Today marks the 500th anniversary of the day Catherine de' Medici (1519–1589) came into this world. Born on 13th April 1519, Catherine is still remembered as the 'Black Queen' of France, foe of all Protestants, and the Italian daughter of a merchant who dragged France into a series of bloody, religious civil wars. Seen as a vicious, malicious, poisonous queen, Catherine was much more than that. Yet her representation in the arts fail to show anything but her negative qualities and that she was, in fact, a force to be reckoned with.
Portrayed here in dark clothes, holding the head of Gaspard de Coligny, Catherine has been blamed for the Saint Bartholomew's Day Massacre that occurred during the night of 23rd to 24th August 1572.
In this portrait, she seems to be full of regret, holding a white tissue and looking at what is supposed to be her biggest mistake. It is, however, not the only portrait of her where she is depicted as guilty of the massacre.
In this painting, entitled Charles IX and the French Court on the Morning of Saint Bartholomew's Massacre, she is depicted in black, right behind the king, Charles IX (1550–1574), her second son, and next to what seems to be a cardinal. Everyone else looks shocked, horrified – many are gossiping about what just happened. But not Catherine, and not Charles. They remain the central, stoic figures in this
For years, Catherine endeavoured to find a compromise between Protestants and Catholics. She even agreed to marry her Catholic daughter, Marguerite or Margot, to the Huguenot leader and King of Navarre, Henri (1553–1610, later to become Henri IV of France). Their wedding brought Protestants and Catholics together to the capital city. It was a display of Catherine's and Charles's royal authority and control over the negotiations taking place between them and the Protestant leaders. They had no true motives to order Coligny's death. The Guises, on the other hand, had plenty. The patriarch of the family, François de Guise (1519–1563), had been assassinated on 23rd February 1563 by a Protestant gentleman named Jean de Poltrot de Méré. The Guises blamed Coligny for his assassination.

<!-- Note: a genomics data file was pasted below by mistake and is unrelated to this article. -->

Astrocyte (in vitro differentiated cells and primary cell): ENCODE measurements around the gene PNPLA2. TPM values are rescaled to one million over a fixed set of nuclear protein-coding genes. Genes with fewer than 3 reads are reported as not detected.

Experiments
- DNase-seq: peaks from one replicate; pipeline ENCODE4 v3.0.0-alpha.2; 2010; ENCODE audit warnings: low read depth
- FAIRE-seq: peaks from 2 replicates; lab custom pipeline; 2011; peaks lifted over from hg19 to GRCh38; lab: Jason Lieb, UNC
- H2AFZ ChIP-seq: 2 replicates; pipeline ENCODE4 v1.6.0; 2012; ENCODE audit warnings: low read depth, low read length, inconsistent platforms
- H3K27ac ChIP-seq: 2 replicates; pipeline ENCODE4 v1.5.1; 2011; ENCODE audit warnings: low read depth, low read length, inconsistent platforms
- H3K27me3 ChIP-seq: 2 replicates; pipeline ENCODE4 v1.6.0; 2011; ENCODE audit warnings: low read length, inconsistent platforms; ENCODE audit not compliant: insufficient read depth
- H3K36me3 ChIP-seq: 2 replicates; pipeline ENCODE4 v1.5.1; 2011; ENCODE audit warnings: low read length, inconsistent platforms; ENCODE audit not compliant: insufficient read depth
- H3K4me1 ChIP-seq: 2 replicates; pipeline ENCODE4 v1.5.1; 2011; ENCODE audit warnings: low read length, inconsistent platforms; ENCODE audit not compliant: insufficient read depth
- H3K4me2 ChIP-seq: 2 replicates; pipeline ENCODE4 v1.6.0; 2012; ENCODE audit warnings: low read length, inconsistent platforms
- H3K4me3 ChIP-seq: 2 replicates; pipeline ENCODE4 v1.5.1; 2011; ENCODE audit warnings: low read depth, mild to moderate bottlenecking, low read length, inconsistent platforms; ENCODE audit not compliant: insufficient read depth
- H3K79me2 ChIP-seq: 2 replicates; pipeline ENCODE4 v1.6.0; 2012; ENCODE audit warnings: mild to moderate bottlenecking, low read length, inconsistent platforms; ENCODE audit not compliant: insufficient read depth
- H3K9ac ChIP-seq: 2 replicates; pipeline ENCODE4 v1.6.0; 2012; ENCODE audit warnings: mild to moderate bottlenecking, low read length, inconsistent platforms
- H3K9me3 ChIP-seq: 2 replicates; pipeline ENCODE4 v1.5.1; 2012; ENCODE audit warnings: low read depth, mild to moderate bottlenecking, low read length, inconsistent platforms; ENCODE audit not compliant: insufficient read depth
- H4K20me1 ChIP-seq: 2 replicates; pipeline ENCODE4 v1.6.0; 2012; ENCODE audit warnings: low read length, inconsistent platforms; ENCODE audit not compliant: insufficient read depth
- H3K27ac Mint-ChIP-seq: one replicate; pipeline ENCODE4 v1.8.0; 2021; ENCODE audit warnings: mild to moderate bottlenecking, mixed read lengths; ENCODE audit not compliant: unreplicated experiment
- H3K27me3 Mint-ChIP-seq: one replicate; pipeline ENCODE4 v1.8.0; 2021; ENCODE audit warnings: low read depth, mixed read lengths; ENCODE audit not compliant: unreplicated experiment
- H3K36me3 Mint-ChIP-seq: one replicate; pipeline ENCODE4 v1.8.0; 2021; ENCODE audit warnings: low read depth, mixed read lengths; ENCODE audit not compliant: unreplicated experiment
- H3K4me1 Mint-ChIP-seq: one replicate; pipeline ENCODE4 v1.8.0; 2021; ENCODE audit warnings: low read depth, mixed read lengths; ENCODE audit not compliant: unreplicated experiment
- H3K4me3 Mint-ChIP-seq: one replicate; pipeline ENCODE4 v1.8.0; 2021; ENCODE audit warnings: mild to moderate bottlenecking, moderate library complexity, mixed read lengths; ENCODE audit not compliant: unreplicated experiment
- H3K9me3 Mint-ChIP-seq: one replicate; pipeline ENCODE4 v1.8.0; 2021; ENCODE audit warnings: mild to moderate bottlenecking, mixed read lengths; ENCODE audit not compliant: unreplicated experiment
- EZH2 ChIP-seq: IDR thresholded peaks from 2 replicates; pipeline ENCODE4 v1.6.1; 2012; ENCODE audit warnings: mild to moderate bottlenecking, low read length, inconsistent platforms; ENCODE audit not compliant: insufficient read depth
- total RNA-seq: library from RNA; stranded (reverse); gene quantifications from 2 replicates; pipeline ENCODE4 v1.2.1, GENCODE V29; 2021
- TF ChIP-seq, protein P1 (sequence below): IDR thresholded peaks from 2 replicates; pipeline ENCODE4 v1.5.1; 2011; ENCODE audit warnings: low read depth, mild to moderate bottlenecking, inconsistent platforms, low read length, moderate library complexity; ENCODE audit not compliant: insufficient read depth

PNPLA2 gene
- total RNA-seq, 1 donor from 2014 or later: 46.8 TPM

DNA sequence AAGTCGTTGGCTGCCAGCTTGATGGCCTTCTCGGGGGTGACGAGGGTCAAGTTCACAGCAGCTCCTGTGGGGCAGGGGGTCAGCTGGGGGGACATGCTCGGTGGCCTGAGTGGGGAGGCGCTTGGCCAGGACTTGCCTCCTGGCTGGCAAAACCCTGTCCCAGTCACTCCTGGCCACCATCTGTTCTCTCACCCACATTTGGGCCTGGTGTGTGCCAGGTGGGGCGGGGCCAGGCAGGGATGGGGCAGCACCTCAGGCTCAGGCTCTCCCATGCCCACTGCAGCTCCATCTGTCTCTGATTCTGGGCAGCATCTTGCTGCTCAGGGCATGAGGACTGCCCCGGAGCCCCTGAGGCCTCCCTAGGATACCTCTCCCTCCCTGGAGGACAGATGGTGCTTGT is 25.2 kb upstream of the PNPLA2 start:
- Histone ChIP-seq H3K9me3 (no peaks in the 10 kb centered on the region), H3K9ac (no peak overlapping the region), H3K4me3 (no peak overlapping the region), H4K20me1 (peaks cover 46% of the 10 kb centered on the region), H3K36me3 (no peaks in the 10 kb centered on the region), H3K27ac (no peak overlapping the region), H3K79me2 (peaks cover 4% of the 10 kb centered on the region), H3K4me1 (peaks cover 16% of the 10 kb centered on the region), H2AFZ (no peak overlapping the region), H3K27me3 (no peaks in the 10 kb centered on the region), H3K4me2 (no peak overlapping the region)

The court portrayed in this painting looks gloomy and dark – as it has been represented for centuries by other painters, artists, playwrights, and even some historians. The myth around Catherine's responsibility for, and guilt in, the Saint Bartholomew's Day Massacre still exists.
But Catherine was more than that. Daughter of Lorenzo de' Medici (1492–1519), Duke of Urbino, and of Madeleine de la Tour d'Auvergne (1498–1519), she had an extraordinary destiny. The orphan of Florence was sent to the French court to marry François I of France's second son, Henri, the future Henri II of France.
Henri II of France (1519–1559) was, like many European monarchs of his time, a strong Catholic warrior king who had learnt how to rule from his father's example. François was fond of his daughter-in-law, with whom he spent some time hunting and feasting. Catherine picked up the rules of the court by the side of the old king.
The marriage between Henri and Catherine was not based on love but was a political one. For all her position and status, Catherine found herself in the shadow of her husband's gorgeous mistress – Diane de Poitiers. It did not prevent her, however, to fulfil her duty as wife and queen consort of France and produce 11 children.
Her first born, later to become François II of France (1544–1560), married the seductive Mary Stuart (1542–1587), Queen of Scots. They should have had a lifetime of sovereignty over France, but fate decided otherwise. François died on 5th December 1560 and Mary was sent back to Scotland where she ruled for some years before being forced to abdicate in 1568 and to flee to England. There, she was held
Catherine's last son, (Hercule) François (1555–1584), Duke of Alençon – and later, in 1576, of Anjou – became Elizabeth I of England's longest suitor. The English queen affectionately named him 'the frog'.
Catherine was no conventional beauty. Portrayed here as quite chubby, she looks stern and unfriendly. But in the end, it did not matter as she remains an exemplary queen who was devoted to her family and country, and who knew how to rule in a male-dominated world.
Until the end of her life, she was mourning the death of her beloved husband, but this was mostly a political stance – she was, in fact, reminding everyone that she was the mother of kings and that she had earned the title of Queen Mother of France. Her life and achievements should be remembered and praised. She remained an astute politician of her time until her death.
Leonie Frieda, Catherine de Medici: Renaissance Queen of France, 4th Estate, 2005
Nancy Goldstone, The Rival Queens: Catherine de' Medici, her Daughter Marguerite de Valois, and the Betrayal that Ignited a Kingdom, W&N, 2015
Kathleen Wellman, Queens and Mistresses of Renaissance France, Yale University Press, 2013
Elena Woodacre and Carey Fleiner (eds.), Royal Mothers and their Ruling Children: Wielding Political Authority from Antiquity to the Early Modern Era, Palgrave Macmillan, 2015